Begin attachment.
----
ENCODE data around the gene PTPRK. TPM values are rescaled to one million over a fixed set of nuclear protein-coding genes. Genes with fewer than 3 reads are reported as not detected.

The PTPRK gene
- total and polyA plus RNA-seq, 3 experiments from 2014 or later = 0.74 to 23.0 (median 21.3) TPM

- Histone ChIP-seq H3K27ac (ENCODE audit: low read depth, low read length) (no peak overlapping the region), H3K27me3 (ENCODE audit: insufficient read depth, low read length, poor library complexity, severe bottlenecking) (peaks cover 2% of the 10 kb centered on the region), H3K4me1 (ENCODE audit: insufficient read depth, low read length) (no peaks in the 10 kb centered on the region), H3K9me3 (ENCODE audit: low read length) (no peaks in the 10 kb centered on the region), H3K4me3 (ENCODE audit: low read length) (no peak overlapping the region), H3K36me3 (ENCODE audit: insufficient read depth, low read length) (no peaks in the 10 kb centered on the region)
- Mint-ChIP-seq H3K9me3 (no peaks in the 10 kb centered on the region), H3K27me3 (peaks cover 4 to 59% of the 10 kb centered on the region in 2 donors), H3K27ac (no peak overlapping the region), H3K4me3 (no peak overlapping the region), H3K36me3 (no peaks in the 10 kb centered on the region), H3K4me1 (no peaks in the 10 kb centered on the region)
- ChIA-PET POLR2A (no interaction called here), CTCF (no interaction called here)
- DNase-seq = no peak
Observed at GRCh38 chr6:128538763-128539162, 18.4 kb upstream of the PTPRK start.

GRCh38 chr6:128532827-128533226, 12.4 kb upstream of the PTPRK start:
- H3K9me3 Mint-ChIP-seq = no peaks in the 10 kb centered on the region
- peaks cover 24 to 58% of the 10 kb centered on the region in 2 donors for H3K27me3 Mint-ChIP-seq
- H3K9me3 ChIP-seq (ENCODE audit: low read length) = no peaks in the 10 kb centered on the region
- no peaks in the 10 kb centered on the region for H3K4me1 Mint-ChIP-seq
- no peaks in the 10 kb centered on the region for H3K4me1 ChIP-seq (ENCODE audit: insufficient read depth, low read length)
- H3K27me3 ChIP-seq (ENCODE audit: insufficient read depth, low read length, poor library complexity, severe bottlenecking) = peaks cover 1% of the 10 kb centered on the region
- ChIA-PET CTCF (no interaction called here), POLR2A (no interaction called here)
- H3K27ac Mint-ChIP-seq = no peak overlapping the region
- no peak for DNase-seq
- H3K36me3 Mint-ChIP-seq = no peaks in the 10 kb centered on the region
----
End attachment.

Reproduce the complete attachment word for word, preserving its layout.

ENCODE data around the gene PTPRK. TPM values are rescaled to one million over a fixed set of nuclear protein-coding genes. Genes with fewer than 3 reads are reported as not detected.

The PTPRK gene
- total and polyA plus RNA-seq, 3 experiments from 2014 or later = 0.74 to 23.0 (median 21.3) TPM

- Histone ChIP-seq H3K27ac (ENCODE audit: low read depth, low read length) (no peak overlapping the region), H3K27me3 (ENCODE audit: insufficient read depth, low read length, poor library complexity, severe bottlenecking) (peaks cover 2% of the 10 kb centered on the region), H3K4me1 (ENCODE audit: insufficient read depth, low read length) (no peaks in the 10 kb centered on the region), H3K9me3 (ENCODE audit: low read length) (no peaks in the 10 kb centered on the region), H3K4me3 (ENCODE audit: low read length) (no peak overlapping the region), H3K36me3 (ENCODE audit: insufficient read depth, low read length) (no peaks in the 10 kb centered on the region)
- Mint-ChIP-seq H3K9me3 (no peaks in the 10 kb centered on the region), H3K27me3 (peaks cover 4 to 59% of the 10 kb centered on the region in 2 donors), H3K27ac (no peak overlapping the region), H3K4me3 (no peak overlapping the region), H3K36me3 (no peaks in the 10 kb centered on the region), H3K4me1 (no peaks in the 10 kb centered on the region)
- ChIA-PET POLR2A (no interaction called here), CTCF (no interaction called here)
- DNase-seq = no peak
Observed at GRCh38 chr6:128538763-128539162, 18.4 kb upstream of the PTPRK start.

GRCh38 chr6:128532827-128533226, 12.4 kb upstream of the PTPRK start:
- H3K9me3 Mint-ChIP-seq = no peaks in the 10 kb centered on the region
- peaks cover 24 to 58% of the 10 kb centered on the region in 2 donors for H3K27me3 Mint-ChIP-seq
- H3K9me3 ChIP-seq (ENCODE audit: low read length) = no peaks in the 10 kb centered on the region
- no peaks in the 10 kb centered on the region for H3K4me1 Mint-ChIP-seq
- no peaks in the 10 kb centered on the region for H3K4me1 ChIP-seq (ENCODE audit: insufficient read depth, low read length)
- H3K27me3 ChIP-seq (ENCODE audit: insufficient read depth, low read length, poor library complexity, severe bottlenecking) = peaks cover 1% of the 10 kb centered on the region
- ChIA-PET CTCF (no interaction called here), POLR2A (no interaction called here)
- H3K27ac Mint-ChIP-seq = no peak overlapping the region
- no peak for DNase-seq
- H3K36me3 Mint-ChIP-seq = no peaks in the 10 kb centered on the region